"The bridge will really put Hammersmith on the map in terms of driving into London from the west. It's a very well-designed, architectural footbridge that will be a landmark."
Exactly how much it will cost to buy one of the new flats will depend on the market, but it is thought they will be significantly cheaper than those in other recent riverside developments – around £700 per square foot in King Street, compared to between £900 and £1,000 at Imperial Wharf in Fulham.
"The housing has to pay for the rest of the scheme. Inevitably it comes at a price, but the kind of price that the market can afford," said Mr Bonning-Snook. "We don't necessarily see it being full of overseas buyers or young professionals. The interest that has come while we've been doing the consultation has been from people who live, work and have businesses in the area.
"I can see it being quite appealing to people who have houses nearby and whose children have left home."
Both men say they expect a certain level of opposition to any major regeneration project, particularly one in which the local council is a partner.
But they are irritated by the images created and circulated by SOS, which superimpose planning drawings on to photographs of the river to give what the developers believe is a misleading impression of the scheme's impact.
Mr Bonning-Snook says the firm has spent a 'considerable amount of money' producing a series of views that have been verified by an independent planning professional, but which SOS have declined to use in their own literature.
"They seem to refuse to use any of our images, and we find it rather strange," he said. "There is plenty of material out there in the public domain. We want people to have all the information to allow them to make their own decisions."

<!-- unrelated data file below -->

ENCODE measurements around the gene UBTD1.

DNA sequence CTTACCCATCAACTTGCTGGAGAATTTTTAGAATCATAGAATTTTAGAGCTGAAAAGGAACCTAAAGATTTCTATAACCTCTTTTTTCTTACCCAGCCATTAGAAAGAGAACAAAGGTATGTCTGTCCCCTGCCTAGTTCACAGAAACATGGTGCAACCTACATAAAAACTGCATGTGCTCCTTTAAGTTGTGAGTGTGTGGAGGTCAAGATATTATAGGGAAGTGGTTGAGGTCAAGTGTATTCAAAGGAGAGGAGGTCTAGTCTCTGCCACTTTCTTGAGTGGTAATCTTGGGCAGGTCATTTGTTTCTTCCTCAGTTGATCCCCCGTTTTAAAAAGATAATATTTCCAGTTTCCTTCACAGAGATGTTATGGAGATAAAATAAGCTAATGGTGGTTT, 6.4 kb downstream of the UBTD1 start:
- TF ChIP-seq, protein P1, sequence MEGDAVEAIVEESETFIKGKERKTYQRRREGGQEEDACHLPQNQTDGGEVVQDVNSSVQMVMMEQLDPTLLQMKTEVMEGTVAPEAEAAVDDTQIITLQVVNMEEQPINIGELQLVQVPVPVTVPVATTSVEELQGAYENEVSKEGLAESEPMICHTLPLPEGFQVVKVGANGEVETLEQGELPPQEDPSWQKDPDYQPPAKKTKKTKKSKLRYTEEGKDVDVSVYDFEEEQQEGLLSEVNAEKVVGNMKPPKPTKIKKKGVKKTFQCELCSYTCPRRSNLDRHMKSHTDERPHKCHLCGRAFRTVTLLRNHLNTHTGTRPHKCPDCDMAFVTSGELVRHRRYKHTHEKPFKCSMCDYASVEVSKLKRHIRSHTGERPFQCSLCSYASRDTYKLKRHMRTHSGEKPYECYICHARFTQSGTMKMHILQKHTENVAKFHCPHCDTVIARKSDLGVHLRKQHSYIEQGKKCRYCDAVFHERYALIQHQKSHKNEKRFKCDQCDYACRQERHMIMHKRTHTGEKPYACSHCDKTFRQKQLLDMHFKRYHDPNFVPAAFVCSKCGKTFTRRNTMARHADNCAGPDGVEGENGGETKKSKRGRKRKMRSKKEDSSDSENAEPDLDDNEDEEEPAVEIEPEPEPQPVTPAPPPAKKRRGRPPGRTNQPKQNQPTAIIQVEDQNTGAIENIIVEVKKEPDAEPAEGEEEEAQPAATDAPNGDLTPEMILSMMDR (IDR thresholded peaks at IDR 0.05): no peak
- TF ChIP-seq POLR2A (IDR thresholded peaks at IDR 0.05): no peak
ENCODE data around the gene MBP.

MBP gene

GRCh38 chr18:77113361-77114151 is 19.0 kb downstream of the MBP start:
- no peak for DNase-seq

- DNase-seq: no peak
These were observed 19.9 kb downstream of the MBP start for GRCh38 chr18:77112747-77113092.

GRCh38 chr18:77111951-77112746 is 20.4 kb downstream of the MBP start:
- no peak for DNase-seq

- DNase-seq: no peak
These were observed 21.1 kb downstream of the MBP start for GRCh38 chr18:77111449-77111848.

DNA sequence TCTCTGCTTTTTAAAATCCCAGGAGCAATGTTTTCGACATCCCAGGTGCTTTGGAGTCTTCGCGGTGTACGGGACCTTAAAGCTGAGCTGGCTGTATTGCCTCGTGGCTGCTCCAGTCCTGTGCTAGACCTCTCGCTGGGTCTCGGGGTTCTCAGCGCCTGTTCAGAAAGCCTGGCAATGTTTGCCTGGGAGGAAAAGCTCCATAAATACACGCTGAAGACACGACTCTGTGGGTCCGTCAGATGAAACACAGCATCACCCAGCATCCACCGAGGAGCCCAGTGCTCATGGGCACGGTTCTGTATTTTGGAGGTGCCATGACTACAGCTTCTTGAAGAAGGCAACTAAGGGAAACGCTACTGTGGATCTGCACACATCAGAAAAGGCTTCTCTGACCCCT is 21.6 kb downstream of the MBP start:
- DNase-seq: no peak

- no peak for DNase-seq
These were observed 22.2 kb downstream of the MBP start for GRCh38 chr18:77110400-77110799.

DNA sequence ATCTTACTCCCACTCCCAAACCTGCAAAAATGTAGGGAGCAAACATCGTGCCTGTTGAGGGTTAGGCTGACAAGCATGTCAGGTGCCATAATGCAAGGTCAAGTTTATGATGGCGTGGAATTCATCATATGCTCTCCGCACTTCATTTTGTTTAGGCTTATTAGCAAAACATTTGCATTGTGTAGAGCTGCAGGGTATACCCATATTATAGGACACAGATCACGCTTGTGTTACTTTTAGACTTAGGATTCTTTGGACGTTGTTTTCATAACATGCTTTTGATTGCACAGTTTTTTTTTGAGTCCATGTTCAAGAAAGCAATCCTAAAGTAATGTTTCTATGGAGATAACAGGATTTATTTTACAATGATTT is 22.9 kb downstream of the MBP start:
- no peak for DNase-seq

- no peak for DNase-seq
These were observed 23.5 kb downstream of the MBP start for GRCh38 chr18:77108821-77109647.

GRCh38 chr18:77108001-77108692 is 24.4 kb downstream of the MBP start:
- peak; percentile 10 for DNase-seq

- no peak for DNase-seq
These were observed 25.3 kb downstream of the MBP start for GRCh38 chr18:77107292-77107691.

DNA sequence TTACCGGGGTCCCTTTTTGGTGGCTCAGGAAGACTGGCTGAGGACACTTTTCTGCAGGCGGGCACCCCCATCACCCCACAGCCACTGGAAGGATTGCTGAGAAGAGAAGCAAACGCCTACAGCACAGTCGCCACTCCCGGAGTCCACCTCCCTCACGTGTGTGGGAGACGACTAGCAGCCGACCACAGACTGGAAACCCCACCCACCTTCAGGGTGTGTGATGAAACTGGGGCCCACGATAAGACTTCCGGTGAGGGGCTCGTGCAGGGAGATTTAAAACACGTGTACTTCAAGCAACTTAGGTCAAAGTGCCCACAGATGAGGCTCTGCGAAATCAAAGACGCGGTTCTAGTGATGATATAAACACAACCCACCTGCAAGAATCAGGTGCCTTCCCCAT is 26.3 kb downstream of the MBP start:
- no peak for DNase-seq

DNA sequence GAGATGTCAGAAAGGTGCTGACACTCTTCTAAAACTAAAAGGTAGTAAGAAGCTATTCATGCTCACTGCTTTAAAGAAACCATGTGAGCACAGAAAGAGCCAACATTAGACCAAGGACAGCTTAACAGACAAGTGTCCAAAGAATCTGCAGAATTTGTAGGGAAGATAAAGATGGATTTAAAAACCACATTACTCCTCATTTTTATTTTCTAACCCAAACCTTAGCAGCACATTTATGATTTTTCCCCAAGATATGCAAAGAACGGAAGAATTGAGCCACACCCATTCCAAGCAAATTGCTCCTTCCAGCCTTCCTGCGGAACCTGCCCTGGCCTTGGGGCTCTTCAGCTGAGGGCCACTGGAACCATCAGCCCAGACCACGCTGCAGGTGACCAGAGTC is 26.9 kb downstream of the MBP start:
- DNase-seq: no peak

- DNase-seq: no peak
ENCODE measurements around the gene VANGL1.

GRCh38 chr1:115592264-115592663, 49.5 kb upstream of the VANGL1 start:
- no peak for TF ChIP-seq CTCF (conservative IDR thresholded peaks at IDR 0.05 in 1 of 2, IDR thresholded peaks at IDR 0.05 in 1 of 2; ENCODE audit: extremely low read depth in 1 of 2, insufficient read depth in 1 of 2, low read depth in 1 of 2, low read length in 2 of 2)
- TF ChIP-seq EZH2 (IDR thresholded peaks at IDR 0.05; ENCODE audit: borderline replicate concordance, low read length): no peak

Another controversial aspect is the need to pull down several buildings, including the Cineworld cinema and a row of homes belonging to the Thomas Pocklington Trust, which cares for people with sight loss and which counts the flats as an important capital asset.
The developers admit that if private agreements cannot be made, compulsory purchase of the sites may be the only option, but insist they are doing everything possible to make acceptable arrangements. Tenants of the Thomas Pocklington Trust buildings will be offered new homes in the immediate area if they wish, under the same arrangement as before.
"We will ensure that that they move to a location that's acceptable, and hopefully chosen by them," said Mr Walters. "They need to be properly and fairly treated because it's a sensitive issue, and we're aware of that. There's a lot of scaremongering about people being thrown out of their property, and that's just not the case."
If planning permission is granted and there is no further legal challenge, construction could start within two years and be complete within four. Disruption would be inevitable, although it is hoped that access off the A4 would limit the impact of this vast project.
"It's a significant amount of investment that will make other people invest in the area," said Mr Walters. "That may come through people wanting to move here, with the potential impact on property prices, and the commercial market, in terms of other organisations wishing to base themselves here because of the quality of the location. You may see more commercial development, a better quality of shops, and then of course the savings to us taxpayers in delivering this scheme.
"It's the council undoing the damage that previous generations have done, like building the town hall extension, which was a council-led initiative with council architects.
"We truly believe this will be an absolutely fantastic scheme, which of its time is probably the best in London."